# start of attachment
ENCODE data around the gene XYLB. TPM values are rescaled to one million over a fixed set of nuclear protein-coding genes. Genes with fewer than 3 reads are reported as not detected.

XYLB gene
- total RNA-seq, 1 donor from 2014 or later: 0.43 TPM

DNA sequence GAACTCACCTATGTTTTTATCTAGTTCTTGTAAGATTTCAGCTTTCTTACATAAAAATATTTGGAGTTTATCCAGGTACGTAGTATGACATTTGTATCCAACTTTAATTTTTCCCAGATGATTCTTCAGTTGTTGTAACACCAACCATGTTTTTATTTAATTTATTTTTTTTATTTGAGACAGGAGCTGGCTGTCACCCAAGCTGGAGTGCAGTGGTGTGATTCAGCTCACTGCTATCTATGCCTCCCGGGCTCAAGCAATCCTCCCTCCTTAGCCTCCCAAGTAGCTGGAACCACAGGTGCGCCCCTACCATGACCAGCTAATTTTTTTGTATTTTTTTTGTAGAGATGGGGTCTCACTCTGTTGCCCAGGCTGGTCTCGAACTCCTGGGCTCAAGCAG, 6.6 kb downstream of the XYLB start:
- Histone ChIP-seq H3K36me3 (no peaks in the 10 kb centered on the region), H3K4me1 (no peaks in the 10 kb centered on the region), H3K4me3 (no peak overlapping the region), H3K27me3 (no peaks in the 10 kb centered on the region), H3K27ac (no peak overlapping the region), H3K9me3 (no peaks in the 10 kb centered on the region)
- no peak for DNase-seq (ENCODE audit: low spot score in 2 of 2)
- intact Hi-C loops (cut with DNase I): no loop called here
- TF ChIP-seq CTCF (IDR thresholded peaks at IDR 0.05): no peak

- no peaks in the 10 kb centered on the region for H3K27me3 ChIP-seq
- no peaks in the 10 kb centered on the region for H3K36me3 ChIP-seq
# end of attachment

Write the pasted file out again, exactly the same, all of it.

ENCODE data around the gene XYLB. TPM values are rescaled to one million over a fixed set of nuclear protein-coding genes. Genes with fewer than 3 reads are reported as not detected.

XYLB gene
- total RNA-seq, 1 donor from 2014 or later: 0.43 TPM

DNA sequence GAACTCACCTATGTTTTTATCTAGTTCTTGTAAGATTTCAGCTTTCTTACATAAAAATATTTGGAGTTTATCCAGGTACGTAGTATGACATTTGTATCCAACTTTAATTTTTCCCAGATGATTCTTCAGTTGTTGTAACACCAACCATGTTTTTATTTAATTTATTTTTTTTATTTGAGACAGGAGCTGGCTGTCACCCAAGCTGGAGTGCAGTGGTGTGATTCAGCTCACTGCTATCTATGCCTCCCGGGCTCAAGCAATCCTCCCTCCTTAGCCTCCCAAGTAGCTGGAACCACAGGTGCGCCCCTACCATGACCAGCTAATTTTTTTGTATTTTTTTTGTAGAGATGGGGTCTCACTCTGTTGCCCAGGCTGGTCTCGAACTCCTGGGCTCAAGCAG, 6.6 kb downstream of the XYLB start:
- Histone ChIP-seq H3K36me3 (no peaks in the 10 kb centered on the region), H3K4me1 (no peaks in the 10 kb centered on the region), H3K4me3 (no peak overlapping the region), H3K27me3 (no peaks in the 10 kb centered on the region), H3K27ac (no peak overlapping the region), H3K9me3 (no peaks in the 10 kb centered on the region)
- no peak for DNase-seq (ENCODE audit: low spot score in 2 of 2)
- intact Hi-C loops (cut with DNase I): no loop called here
- TF ChIP-seq CTCF (IDR thresholded peaks at IDR 0.05): no peak

- no peaks in the 10 kb centered on the region for H3K27me3 ChIP-seq
- no peaks in the 10 kb centered on the region for H3K36me3 ChIP-seq